The academic field of Linguistics is blessed with several very good bibliographic databases. Each database has its specialties and strengths, and each database has its idiosnycratic search technique.
For more information on Penn Libraries linguistics databases, see our research guide:
LLBA is a bibliographic database that describes the academic journal literature in linguistics and related fields,1973 to today. LLBA also describes books, book chapters, and dissertations. LLBA indexes a core of ~600 journals, with selective coverage of an additional ~900 journals.
LLBA claims to have broad geographic coverage, with titles from 100+ countries, with 56% of its currently-indexed titles come from Western Europe, and 21% from North America.
The LLBA's ProQuest Advanced Search template permits you to construct a search using multiple synonyms linked with "OR" on an individual search line and combining those synonym sets using "AND" between search lines.
The LLBA Advanced Search template has dropdown field tags to narrow search terms to subjects, authors, and more. Avoid using the field tag, "Anywhere", which will search within fulltext. Use the field tag, "Anywhere except full text" to search for words in article titles, abstracts, and subject terms.
When you connect to LLBA, you can access a Thesaurus of subject headings assigned to each item contained in the database. Important LLBA descriptors include:
These indicate a broad subject area and represent the major focus of the article. The classification codes can be searched by numeric code or word. Useful codes include:
4130 English as a second/foreign language instruction. Search for : cc(4130)
4132 English as a second/foreign language learning. Search for : cc(4132)
NB. LLBA stopped using Classification Codes around the year 2018. Therefore, Classification Code searching will not retrieve recent articles.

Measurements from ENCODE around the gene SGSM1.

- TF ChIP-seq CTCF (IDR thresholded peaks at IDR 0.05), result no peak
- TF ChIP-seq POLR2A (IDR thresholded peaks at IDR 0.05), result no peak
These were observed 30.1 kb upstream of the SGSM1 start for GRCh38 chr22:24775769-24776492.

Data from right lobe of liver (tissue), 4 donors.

BLLDB is a bibliographic database that describes the academic journal literature in linguistics and related fields, 1971 to today. BLLDB also indexes articles in conference proceedings, books, dissertations, and Festschrifts. BLLDB covers 1,980+ journal titles, including many academic department working papers series.
BLLDB is produced by the Universitätsbibliothek Frankfurt am Main in its role as a German center for linguistics research. The database is particularly strong on Western European languages and has strong worldwide subject coverage.
Click on the menu bar "Search" link for the BLLDB Advanced Search template. The field tag dropdown menus will let you search for "Free text" ( that is, words in author, title, classifications, and other parts of the bibliographic record), Author, Title, and Subject terms/Classification.
Use double-quote marks to search for phrases. BLLDB's Advanced Search template defaults to inserting AND between words entered in to one search line.
BLLDB's subject indexing uses a hierarchical classification scheme. You can browse the Classification hierarchies by clicking on the menu bar's "Classification" link. For Advanced Searching, do not build synonym sets. Instead, put one subject's Classification term or word into one line and put another subject's Classification term into another line, and link them with the "AND" button.
The BLLDB Classification scheme has three general categories :
BLLDB Classification terms are hierarchical, and the terms are formatted so that narrow terms include their broader terms. Some examples:
Domains / Applied linguistics / Language teaching / Foreign language teaching / Teaching English as a second language
Domains / Pragmalinguistics / Other communication situations / Instructional communication
Levels / Text linguistics / Text types / Argumentative discourse
TIP! If you're new to BLLDB, try an Advanced Search that uses any terms you think are relevant, one term = one subject per line. Look at the results. For artlcles that look interesting, look at their Domain and Level Classifications. Then return to the Classifications page to drill down into those Domans and Levels, so that you can see whether you might be better served by searching again for a broader Classification.